Reflections on Life, Leadership, and Long Haul Trailers
Dick Heinen bids farewell to CLAC
By Dick Heinen
Cleaning up is a hard thing to do. As I am getting ready to retire, I am going through 20 years of paperwork—filtering through what I once thought was important stuff that needed to be saved. So far, I have ended up with boxes of paper that has to be shredded and only some items that need to be archived.
I came across a model of a 53-foot trailer that I have had on my shelf for about 12 years. I’ve kept it there for all these years to remind myself of the fact that I have made some dumb decisions in my time. The story behind the trailer is good one that’s worth telling.
When I was CLAC’s Alberta provincial director, I was very concerned about promoting the CLAC brand, so we were doing a number of things to increase CLAC’s profile. One day, a fellow came into my office and told me that he was in contact with long distance truckers to use their trucks as advertising. He said he created long advertising panels that were fastened to the side of these trailers so that the advertising would reach people all over Alberta. He showed me some pictures and I thought, sure, it’s not too expensive, let’s try this.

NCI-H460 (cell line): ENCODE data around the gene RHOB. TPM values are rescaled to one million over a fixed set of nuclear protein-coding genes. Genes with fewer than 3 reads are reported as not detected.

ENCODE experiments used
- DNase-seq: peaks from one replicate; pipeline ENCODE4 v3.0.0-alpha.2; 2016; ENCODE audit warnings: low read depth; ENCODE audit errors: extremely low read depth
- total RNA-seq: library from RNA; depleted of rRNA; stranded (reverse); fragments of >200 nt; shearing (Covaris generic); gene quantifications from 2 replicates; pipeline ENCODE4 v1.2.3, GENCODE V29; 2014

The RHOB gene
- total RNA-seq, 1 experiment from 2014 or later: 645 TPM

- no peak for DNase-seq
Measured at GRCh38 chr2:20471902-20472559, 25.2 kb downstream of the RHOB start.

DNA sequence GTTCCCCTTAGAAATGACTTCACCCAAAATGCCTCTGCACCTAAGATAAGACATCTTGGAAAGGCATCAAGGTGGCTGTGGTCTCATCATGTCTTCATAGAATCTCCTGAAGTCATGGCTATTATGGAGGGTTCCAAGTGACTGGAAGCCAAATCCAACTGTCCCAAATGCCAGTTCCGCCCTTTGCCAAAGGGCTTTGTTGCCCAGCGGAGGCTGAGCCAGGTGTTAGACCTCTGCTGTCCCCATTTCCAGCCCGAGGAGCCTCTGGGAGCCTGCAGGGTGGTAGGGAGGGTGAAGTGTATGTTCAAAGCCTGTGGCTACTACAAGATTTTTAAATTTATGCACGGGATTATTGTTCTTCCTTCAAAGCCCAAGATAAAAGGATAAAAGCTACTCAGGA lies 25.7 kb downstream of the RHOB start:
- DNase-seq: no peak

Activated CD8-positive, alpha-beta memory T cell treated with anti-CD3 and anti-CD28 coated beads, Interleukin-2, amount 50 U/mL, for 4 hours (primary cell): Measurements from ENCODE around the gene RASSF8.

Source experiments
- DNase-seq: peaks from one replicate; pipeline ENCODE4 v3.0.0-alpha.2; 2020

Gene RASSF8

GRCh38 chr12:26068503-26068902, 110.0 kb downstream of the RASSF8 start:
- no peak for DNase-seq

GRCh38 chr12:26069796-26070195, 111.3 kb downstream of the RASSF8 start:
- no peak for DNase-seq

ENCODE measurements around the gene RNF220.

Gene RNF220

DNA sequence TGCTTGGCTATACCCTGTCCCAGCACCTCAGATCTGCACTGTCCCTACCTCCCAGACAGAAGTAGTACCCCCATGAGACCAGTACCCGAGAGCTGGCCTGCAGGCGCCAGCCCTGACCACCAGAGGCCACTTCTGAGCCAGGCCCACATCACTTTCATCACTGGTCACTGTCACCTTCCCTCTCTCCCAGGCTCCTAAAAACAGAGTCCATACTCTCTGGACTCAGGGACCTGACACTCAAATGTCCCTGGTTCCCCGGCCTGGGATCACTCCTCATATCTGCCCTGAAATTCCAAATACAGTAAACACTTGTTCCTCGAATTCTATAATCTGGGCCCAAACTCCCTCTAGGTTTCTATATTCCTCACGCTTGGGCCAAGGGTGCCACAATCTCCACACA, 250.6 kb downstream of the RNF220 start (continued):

Long story short, I found out later that there never was such a trailer on the road. I discovered that because after we had paid him, I asked him for a picture of the truck on the road. He then disappeared and I never heard from him again. I had been scammed.
I look at it now and reflect on some of the other dumb things I have done over the years. There were a number, so I won’t bore you with the details.
I kept the model as a reminder that sometimes you get scammed. Even the best of us do. And we need to stay alert and do as few dumb things as possible, while still moving forward.
The reality is that a moving vehicle bumps along somewhat. It hits ruts in the road, goes over speed bumps, and stops suddenly. The only way you can get a perfectly smooth feeling is when the vehicle isn’t moving.
If you want to move ahead, build something, and make a difference, you are going to hit snags and sometimes do dumb stuff. There’s a side of me that wants to say, “It’s OK,” but that’s not quite right. The lesson is that if you are going to be a leader who wants to make a difference, you have to be prepared for the fact that it isn’t always smooth sailing.
I’m at the end of my CLAC career, and April Fool’s Day will be the first day of my new career in retirement. I think CLAC has come a long way in the last decade in showing Canadians that there is a better way to do labour relations than the acrimonious style of the past. Every day more people get clued-in to the reality that a union which models true respect and dignity for both its members and its adversaries is a good thing for our society.
In spite of my mistakes, I’m proud of the work our team has done and I have been blessed to be part of it.
God bless you all in the future,